I was never ever ever going to let my kid sleep in my bed. Even though I slept (occasionally) in my dad’s bed until I was nine because of nightmares. Even though I slept in my grandmother’s bed when I visited her, chattering like girls at a slumber party until we fell asleep, until I was in high school. Even though I loved sleeping next to my husband and rolling over to chat first thing in the morning on the weekends.
Then, when I was pregnant, I read the American Association of Pediatrics recommendations on co-sleeping (which actually means sleeping in the same room). They recommend sharing a room with baby until the infant reaches the age of six months as a measure to prevent SIDS. Like any new mother, I wanted to do everything possible to reduce SIDS risk. So, we bought a second hand co-sleeper that attached to the bed. I figured that was good enough.
Then, my daughter was born. For three weeks, I sat up with her, waking every two hours, sleepily nursing for 45 minutes to an hour, then dutifully putting her back in the co-sleeper to sleep for an hour before we started over.
Then, she was three weeks old and I discovered how to nurse while lying on my side. I could doze while she nursed. Game changer. I realized that I was falling back to sleep without putting her back, my body curled protectively around her, one arm out to keep from rolling on her. And there she slept for six more months.
Then I read an article by James McKenna and found out that almost all nursing mothers take that protective sleeping position. I learned about the biology of bed sharing. Then I learned about safe bed sharing practices. Then I learned that in Japan, most babies bed share and they have the lowest occurrence of SIDS in the world.
Then, at six months old, it didn’t work for us anymore. She wanted to nurse all night and I wasn’t getting sleep at all. We put her in her crib in her own room, and luckily for us, she transitioned without complaint...but in the middle of the night when she woke, I’d gather her into my arms and bring her into the warmth of our bed. And in the morning, she’d reward me with grins and kisses.
Then, her baby brother was born. He was colicky. We set up the co-sleeper, but he started off in our bed right away, with all the safe bed sharing practices I’d learned about. We moved him to the co-sleeper when he started climbing out of bed...and to his own room when he learned how to climb out of the co-sleeper.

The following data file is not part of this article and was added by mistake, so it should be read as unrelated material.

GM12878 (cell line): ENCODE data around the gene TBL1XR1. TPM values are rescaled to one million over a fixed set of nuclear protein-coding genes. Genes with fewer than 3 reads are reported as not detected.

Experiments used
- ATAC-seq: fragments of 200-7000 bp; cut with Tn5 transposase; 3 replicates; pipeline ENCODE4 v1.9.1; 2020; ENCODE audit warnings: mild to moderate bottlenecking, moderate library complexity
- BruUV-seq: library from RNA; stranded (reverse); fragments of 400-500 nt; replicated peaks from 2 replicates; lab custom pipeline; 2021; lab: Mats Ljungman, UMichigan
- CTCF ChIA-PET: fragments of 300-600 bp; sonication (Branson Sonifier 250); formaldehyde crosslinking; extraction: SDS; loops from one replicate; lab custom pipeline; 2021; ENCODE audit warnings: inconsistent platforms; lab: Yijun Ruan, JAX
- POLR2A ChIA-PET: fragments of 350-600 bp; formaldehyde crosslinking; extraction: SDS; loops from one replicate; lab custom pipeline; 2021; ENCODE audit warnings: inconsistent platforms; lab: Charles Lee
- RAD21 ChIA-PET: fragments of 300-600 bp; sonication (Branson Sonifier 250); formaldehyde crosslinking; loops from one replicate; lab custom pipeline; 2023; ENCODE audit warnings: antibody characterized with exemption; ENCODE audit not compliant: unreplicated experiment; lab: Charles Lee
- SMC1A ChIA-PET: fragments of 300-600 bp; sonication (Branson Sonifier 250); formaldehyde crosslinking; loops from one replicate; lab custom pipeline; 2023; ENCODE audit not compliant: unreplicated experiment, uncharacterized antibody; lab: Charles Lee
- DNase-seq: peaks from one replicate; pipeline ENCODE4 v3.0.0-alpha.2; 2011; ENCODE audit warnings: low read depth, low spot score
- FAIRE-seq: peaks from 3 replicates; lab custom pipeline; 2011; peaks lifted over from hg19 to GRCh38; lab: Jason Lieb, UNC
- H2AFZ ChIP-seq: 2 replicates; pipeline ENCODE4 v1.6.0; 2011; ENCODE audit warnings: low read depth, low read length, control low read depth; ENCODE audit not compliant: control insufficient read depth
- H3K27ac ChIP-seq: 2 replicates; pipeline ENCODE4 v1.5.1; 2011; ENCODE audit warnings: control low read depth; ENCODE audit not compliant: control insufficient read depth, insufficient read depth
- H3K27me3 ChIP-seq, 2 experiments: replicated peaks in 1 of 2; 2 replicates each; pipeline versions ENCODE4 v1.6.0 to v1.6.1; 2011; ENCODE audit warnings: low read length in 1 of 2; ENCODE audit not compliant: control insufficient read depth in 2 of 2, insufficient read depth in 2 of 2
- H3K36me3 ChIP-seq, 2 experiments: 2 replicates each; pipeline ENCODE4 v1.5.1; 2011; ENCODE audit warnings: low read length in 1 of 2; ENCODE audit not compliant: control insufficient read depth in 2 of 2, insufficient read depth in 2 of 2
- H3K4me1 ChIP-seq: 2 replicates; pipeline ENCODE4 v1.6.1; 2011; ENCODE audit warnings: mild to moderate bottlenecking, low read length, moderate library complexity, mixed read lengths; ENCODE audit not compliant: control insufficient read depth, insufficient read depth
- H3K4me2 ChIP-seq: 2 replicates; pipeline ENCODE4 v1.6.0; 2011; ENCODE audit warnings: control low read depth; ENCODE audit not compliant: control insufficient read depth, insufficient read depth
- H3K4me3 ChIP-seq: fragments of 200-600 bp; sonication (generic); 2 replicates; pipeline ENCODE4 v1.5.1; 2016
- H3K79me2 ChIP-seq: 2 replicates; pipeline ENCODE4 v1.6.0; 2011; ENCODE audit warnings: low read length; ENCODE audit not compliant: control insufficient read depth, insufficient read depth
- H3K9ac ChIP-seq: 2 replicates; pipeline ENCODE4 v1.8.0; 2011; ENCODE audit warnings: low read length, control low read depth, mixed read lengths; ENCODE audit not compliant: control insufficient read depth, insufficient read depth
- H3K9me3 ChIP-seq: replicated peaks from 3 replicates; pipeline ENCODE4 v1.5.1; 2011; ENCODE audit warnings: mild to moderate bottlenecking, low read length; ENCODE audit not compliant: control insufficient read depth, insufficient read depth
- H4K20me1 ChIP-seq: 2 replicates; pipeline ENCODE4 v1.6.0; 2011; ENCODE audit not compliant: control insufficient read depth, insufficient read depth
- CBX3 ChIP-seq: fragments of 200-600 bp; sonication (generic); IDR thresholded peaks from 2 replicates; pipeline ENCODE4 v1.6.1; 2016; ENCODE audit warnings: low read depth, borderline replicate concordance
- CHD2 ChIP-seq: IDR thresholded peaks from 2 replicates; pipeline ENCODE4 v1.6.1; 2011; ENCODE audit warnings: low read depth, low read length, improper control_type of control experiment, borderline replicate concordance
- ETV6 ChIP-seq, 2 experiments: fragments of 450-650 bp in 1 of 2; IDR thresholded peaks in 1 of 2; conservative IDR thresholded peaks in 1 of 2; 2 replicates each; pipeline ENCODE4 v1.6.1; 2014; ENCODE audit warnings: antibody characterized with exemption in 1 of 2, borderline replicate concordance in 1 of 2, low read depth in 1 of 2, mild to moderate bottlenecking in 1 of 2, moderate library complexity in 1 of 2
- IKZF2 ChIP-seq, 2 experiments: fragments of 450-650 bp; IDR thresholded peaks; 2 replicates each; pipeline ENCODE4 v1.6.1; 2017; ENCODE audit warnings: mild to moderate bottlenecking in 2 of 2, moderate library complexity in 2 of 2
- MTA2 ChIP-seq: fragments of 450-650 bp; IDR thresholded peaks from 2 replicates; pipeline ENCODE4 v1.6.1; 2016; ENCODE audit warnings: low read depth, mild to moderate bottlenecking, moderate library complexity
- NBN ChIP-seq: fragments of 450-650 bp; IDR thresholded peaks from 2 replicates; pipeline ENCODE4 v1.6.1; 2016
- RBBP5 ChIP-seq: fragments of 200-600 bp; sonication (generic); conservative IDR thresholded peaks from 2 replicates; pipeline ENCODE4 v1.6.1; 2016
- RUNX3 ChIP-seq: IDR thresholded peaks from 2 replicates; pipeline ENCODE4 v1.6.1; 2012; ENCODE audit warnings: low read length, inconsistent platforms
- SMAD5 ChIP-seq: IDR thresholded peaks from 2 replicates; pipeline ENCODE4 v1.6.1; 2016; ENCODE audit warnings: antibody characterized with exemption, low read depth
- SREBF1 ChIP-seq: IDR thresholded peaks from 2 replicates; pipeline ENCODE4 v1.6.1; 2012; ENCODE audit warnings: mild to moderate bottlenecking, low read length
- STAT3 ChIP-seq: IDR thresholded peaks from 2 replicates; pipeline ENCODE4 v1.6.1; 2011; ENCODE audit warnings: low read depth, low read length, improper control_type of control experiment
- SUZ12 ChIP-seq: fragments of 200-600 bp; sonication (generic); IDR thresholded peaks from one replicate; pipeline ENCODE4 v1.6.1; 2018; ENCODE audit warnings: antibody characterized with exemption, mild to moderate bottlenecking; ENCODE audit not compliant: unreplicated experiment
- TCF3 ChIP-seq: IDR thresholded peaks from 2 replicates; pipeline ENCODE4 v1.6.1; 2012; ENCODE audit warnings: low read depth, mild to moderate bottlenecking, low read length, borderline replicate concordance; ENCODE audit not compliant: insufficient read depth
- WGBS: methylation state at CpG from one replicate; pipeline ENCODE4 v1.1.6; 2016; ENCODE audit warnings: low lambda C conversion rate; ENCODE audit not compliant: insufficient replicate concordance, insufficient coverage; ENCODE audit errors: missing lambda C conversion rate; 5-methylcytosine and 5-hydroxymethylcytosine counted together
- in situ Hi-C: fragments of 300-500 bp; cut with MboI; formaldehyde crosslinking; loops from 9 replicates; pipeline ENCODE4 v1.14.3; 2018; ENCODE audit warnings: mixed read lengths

Then, we set up a floor bed to sleep safely next to him on nights and days when he needed extra comfort. Then, we added a twin bed so we could bed share comfortably.
Then, last night, my daughter’s feet pitter pattered down the wooden floor of the hallway, and she climbed over my legs, into the middle of the bed, and whispered in my ear. “I was afraid of the dark.” And there she slept, safely nestled between us, knowing that we were there for her any time of the day or night.
The Difference Between Co-sleeping and Bed Sharing
Co-sleeping means sharing a sleeping space. Bed Sharing means sharing a sleeping surface.
Safe Bed Sharing
- Breastfeed. The breastfeeding mother and the baby share a hormone feedback cycle that results in heightened responsiveness.
- Position baby between mom and a bed rail or wall, with no gaps for baby to slip into.
- Baby should sleep on his or her back, regardless of where baby sleeps.
- Avoid bed sharing if smokers live in the house.
- Do not bed share under the effects of medication that makes you sleepy, illegal drugs, or alcohol.
- Use a firm flat mattress with tightly fitted sheets, no more than one pillow per adult, and lightweight bedding.
- Never sleep on a waterbed, recliner, or couch.
- Do not swaddle baby if you plan on bed sharing.
- Certain conditions increase the risk of rolling onto baby such as certain medications or neurological disorders.
If, for any reason, you cannot bed share safely, a co-sleeper next to the bed provides a convenient but separate sleep surface. And, even if you never plan on bed sharing (like me!), if you get sleepy with baby in 3am, the bed is the safest place to sleep, so know how to do it safely.